Decision-Making Fast and Slow

Decision-Making Fast and SlowDecisions can be relatively inconsequential, but when they are tough ones, one of the complexities leaders face is how quickly they need to make the decision.  As illustrated in last week’s blog post about James Comey’s many decision points, sometimes you have more time to develop good assessments, and other times you don’t.

The choice about how much time to spend before announcing a decision is a crucial one.  Making a rapid call can subject you to questions about thoroughness or impetuousness, while taking more time can be seen as foot-dragging, indecisiveness, or even worse, a desire to conceal.

How do you figure out how fast you need to make a decision?  While always a balancing act, here are some considerations to help you determine when you may need to speed up or slow down your decision-making process.

Speed up your decision making when:

  • The issue at stake involves ethical questions. If you see a good chance ethics have been violated, make at least an interim decision.  You need to show you take seriously ethical breaches.
  • There’s a ‘social contract’ or common norm of human treatment that may be violated. Police departments face these decisions frequently lately, when officers are accused of violating social norms about justifiable application of force – and so did United Airlines leadership when they failed to take a rapid action in the face of a passenger forcibly removed from a flight.  Rapid decisions send the message that there is recognition of a social norm underlying actions.
  • The firm’s reputation is on the line. The first two of these reputational considerations are outlined above, but others come into play as well.  What happens if a simple mistake could cause an outsize reaction?  Or you don’t have all the facts, but something bad is happening?  Business schools still quote as a great example of decision-making Johnson & Johnson’s rapid 1982 choice to pull Tylenol from pharmacy shelves when it was suspected of causing deaths.
  • You have 80% of the information needed to make a decision. While not an iron-clad rule, the good old Pareto Principle is a great admonition to not linger over decisions.  Very often, we try to get a perfect decision – not a realistic expectation in any event.
  • The consensus is strong, even among normally dissenting voices. If you are reaching out to a diverse set of stakeholders, and getting pretty much the same input, it’s likely time to move forward.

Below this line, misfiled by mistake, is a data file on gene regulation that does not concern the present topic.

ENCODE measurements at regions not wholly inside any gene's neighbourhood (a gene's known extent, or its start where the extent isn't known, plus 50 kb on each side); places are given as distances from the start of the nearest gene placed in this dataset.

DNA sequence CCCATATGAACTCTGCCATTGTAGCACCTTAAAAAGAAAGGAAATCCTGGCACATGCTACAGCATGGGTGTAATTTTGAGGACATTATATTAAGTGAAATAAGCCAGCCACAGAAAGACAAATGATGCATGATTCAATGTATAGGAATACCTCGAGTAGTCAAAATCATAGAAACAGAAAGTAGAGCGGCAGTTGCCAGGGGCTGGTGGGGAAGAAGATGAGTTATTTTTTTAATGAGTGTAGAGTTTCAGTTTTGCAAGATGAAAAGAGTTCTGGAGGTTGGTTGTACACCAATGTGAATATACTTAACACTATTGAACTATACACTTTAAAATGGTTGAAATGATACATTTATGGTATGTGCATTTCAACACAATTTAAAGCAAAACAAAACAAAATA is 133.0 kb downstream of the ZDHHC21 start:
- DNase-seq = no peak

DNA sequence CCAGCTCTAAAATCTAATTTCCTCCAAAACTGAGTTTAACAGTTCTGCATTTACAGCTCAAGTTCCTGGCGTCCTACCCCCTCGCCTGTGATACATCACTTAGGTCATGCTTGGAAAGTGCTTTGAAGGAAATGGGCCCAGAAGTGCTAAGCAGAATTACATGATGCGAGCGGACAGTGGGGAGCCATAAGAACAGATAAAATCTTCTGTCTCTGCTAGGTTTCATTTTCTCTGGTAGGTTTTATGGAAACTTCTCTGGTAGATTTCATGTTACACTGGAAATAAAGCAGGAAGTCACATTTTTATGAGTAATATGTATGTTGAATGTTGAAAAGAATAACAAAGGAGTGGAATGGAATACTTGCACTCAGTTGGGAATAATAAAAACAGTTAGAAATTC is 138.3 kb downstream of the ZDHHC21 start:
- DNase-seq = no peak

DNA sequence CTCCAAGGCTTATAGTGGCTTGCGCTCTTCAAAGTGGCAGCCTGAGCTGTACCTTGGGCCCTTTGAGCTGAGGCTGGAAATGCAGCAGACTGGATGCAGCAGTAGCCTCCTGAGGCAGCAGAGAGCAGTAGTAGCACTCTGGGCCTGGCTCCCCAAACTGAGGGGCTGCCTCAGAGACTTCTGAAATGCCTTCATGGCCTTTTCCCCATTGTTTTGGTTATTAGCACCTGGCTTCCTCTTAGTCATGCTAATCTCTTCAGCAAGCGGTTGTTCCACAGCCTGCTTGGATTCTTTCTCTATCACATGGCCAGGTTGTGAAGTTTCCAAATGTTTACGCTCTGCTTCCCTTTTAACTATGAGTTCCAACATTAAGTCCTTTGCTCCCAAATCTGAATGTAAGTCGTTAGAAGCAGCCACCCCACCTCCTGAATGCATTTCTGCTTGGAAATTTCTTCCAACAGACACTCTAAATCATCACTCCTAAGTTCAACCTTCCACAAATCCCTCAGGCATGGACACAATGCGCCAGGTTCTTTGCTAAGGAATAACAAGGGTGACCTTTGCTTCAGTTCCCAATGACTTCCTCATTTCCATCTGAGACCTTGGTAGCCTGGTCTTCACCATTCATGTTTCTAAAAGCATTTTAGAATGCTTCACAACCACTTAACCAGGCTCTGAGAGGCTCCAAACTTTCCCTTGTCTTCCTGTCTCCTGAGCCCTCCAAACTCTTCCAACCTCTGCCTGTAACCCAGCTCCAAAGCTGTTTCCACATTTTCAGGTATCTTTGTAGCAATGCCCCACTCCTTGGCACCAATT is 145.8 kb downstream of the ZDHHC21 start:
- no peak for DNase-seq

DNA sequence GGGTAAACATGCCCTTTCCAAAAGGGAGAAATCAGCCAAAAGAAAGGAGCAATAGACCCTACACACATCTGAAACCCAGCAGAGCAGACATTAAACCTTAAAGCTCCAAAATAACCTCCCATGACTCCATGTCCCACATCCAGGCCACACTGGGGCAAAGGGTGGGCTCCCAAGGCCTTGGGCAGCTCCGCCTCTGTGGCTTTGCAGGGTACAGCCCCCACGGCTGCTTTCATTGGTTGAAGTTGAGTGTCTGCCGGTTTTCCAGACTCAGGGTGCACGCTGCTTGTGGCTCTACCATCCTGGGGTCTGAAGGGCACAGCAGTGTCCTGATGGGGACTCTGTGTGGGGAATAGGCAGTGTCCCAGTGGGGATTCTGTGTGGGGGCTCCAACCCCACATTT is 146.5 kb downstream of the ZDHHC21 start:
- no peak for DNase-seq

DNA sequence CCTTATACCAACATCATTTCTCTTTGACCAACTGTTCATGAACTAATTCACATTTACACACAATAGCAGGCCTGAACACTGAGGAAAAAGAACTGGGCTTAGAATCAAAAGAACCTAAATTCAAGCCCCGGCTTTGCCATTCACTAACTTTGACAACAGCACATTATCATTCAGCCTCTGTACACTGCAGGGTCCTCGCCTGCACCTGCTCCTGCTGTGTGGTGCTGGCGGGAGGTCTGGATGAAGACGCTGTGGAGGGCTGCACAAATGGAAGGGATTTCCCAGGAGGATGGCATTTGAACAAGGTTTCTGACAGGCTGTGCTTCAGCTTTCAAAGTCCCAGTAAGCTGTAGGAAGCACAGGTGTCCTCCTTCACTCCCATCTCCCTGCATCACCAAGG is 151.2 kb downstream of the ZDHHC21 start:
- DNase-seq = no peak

Slow down your decision-making when:

  • The stakes are moderate. If you can afford to take a little more time to get to a better decision, it is reasonable to do so – keeping in mind, though, the Pareto Principle.  Make a judgment about whether you can get a 20% better decision by getting the additional 20% more information.
  • A particular set of information could significantly change the decision. Good decision-makers always ask the question, “What would I do differently if I had this information?”  If the answer is, ‘not much’, move ahead and make the decision.  But if the answer shows a substantively different decision could be made, consider taking the time needed to get the additional information.
  • Someone’s reputation may be seriously impaired. You may still need to favor a rapid decision in this case, particularly if there’s an ethical issue at stake, but in general, if your quick decision could cause irreparable harm or questioning of someone’s reputation, it is worth making sure you have been careful in your fact-gathering and decision-making process.
  • You haven’t heard the outliers. Maybe you have all yeses, but if you haven’t yet taken the time to consult stakeholders who might be unduly affected, or those who typically raise a different voice from the yes-men, it is worth your while to be sure you’ve considered these viewpoints before being blind-sided by them later.

Leadership guru John Maxwell reminds us why the choices about how fast or slow to make decisions is important.  “Inability to make decisions is one of the principal reasons executives fail. Deficiency in decision-making ranks much higher than lack of specific knowledge or technical know-how as an indicator of leadership failure.”  And a big part of judging someone’s ability to make decisions is the speed at which they make those decisions.  Make your choices judiciously about your speed of decision-making.

Written by Marge Combe, VMC Consultant

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